Pro Evolution Soccer 2
PlayStation (also available on: PlayStation 2, Gamecube)
Also known as:
World Soccer Winning Eleven 6 Final Evolution (Japan), J League Winning Eleven 6 (Japan), World Soccer Winning Eleven 6 International (North America)
So, to disentangle the lineage first, for those who aren’t quite sure how it all fits together: the International Superstar Soccer
games had begun in 1994, made by the Osaka branch of Konami (KCEO) and known as the Jikkyou World Soccer
series in Japan. These games continued to be produced under that name – with either a year or a series number being added as a suffix – until the final game, ISS 3, in 2003.
But in the meantime, Konami’s Tokyo arm – KCET – launched a spinoff series that was intended to be a more serious and realistic football simulation, under the name of Winning Eleven
in Japan. The first entry, released in 1996, was titled Goal Storm
in the rest of the world, before subsequent entries would be known as ISS Pro
, ISS Pro ’98
, ISS Pro Evolution
and ISS Pro Evolution 2
. Finally, in 2001, the game that was known as Winning Eleven 5
in Japan was released elsewhere as Pro Evolution Soccer
– kicking off a line that continues to this day.
The entry that really made the world outside Japan – in an era where the FIFA
games had dominated the majority of the original PlayStation’s life – sit up and take notice, and which also signified the death knell for the competing ISS
series, was PES2
. Released in 2002, it was the second PES to be released for the PS2, the last for the PS1, and the only one for the Gamecube. But it was, unquestionably, the greatest football game to be released for the original Playstation (if later superseded by PES5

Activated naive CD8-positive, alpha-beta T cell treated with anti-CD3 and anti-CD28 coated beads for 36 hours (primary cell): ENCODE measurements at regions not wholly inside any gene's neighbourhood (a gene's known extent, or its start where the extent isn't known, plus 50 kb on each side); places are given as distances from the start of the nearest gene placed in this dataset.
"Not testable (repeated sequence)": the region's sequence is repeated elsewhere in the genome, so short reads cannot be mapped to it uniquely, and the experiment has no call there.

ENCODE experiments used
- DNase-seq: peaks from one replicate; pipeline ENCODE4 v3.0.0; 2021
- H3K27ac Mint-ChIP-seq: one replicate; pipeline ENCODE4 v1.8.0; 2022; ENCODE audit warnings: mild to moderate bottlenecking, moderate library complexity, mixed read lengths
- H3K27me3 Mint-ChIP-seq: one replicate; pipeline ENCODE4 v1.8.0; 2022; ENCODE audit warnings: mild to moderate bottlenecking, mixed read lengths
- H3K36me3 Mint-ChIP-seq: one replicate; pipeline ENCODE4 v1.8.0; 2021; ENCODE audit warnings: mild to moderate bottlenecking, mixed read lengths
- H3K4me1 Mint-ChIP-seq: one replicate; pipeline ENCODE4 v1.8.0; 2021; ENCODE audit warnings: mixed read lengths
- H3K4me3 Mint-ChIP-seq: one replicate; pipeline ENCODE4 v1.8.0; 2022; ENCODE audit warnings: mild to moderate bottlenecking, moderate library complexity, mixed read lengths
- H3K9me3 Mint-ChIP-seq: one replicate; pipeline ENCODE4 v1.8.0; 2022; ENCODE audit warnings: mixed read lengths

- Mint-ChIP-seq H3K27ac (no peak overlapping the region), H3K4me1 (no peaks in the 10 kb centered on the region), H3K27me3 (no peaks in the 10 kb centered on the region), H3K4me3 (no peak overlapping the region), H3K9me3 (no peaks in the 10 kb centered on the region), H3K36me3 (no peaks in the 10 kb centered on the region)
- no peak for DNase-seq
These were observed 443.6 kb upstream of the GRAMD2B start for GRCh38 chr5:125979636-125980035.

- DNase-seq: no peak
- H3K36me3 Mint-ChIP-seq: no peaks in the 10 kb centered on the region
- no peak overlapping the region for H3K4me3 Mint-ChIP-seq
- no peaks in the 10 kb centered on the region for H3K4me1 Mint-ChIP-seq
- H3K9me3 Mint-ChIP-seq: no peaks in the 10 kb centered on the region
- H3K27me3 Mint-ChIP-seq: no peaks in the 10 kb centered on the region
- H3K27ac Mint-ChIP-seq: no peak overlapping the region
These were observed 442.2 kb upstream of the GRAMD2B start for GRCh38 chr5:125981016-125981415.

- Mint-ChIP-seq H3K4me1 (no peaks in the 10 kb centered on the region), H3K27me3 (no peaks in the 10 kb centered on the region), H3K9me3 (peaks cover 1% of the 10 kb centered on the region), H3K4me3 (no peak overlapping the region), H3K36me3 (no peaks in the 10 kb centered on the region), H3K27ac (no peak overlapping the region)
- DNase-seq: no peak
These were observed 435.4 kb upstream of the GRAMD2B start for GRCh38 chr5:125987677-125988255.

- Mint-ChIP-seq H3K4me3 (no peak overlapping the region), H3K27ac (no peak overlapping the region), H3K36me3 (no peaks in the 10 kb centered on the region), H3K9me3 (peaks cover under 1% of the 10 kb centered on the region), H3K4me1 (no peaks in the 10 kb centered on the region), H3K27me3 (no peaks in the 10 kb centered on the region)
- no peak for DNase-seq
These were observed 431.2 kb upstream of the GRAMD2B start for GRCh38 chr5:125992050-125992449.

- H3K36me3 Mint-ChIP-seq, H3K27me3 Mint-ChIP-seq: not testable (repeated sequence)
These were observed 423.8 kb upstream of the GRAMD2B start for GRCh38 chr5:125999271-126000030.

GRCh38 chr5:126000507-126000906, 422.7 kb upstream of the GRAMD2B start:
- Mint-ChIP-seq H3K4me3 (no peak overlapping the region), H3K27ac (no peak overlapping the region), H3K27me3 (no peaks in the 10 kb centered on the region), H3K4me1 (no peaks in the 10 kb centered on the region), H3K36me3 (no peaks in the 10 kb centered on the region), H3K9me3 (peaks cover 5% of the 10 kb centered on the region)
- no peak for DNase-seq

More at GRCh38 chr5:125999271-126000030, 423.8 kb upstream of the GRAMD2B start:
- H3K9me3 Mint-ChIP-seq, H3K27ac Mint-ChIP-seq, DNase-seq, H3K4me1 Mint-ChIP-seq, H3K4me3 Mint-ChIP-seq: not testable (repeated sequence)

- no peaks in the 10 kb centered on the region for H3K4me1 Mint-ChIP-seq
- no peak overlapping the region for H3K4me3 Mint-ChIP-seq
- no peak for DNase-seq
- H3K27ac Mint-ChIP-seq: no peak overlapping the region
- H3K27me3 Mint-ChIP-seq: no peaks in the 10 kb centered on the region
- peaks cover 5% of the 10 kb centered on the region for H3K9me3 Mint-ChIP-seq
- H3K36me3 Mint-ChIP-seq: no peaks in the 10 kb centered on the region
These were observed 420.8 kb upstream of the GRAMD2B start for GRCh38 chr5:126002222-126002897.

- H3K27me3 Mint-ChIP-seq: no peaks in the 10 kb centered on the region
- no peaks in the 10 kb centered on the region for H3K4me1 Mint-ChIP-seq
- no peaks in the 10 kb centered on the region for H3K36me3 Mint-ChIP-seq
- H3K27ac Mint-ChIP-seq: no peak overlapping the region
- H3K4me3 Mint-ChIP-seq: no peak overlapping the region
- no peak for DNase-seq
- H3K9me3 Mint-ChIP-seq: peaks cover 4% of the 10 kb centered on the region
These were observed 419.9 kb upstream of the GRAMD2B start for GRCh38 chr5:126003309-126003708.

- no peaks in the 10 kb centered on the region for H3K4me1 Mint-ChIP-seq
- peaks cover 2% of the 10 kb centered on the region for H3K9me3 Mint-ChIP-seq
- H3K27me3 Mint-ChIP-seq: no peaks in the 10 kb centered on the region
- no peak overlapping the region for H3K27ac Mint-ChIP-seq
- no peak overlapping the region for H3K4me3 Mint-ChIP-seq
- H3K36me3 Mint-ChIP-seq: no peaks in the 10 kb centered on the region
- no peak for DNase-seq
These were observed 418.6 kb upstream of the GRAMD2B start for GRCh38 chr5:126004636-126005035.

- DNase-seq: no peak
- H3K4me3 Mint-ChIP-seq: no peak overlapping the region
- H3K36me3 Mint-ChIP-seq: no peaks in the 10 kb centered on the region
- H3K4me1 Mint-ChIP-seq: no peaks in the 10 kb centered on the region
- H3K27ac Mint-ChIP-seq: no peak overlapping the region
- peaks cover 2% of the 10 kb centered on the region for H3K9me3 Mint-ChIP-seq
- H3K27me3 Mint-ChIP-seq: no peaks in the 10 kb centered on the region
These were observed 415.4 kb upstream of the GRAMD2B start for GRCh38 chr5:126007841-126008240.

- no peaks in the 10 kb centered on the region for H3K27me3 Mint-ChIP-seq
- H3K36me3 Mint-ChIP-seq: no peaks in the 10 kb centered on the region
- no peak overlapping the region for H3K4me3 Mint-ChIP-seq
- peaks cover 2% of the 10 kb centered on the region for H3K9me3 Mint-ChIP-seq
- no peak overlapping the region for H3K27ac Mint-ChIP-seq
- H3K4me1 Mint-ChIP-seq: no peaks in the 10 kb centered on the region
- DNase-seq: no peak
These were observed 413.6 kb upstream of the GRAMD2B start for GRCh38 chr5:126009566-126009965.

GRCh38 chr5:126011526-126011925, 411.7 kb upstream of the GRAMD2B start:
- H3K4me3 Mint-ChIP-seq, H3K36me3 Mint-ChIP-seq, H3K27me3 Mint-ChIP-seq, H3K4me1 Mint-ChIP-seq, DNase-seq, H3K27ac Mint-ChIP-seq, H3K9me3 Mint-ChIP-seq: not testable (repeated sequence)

as far as the PS2 is concerned).
It’s a slightly muggy-looking game, and that makes it a difficult one to initially fall in love with if you come to it cold – especially if you come to it straight from the FIFA
games of the era (although those games, while they began to look fantastic on the PC from World Cup 98
onwards, always looked like shite on the PS1). But as you play it, it gradually begins to gnaw away at you, and before you know it, you’re in your fourth Master League season and wondering if it’s finally
time to drop the last of your beloved original starting players (Castello, Iorga, Espinas, Valery…)
The key is that goals feel earned
– games have pretty much always been lower-scoring in PES
than in FIFA
, but more than that you rarely get two goals the same. At the time that the first few PES
games were released, this was actually unusual: over in FIFA
, each game seemed to have a set way of always scoring, even if that method differed from year to year. Rather than feeling like you were pressing a combination of buttons to bring about a pre-programmed sequence of events, everything just felt that bit more organic, with the ball bouncing loosely around the place and often going in off random combinations of the back of players’ heads and the woodwork.
The player animations are clunky, the commentary abysmal, the licensing at its worst (not just the nonsensical club names, but things like “Oranges001″ for the Dutch squad) and the referees as unfair as they’ve always been: but still, this was the game that pretty much defined how good
football games would play for the next decade.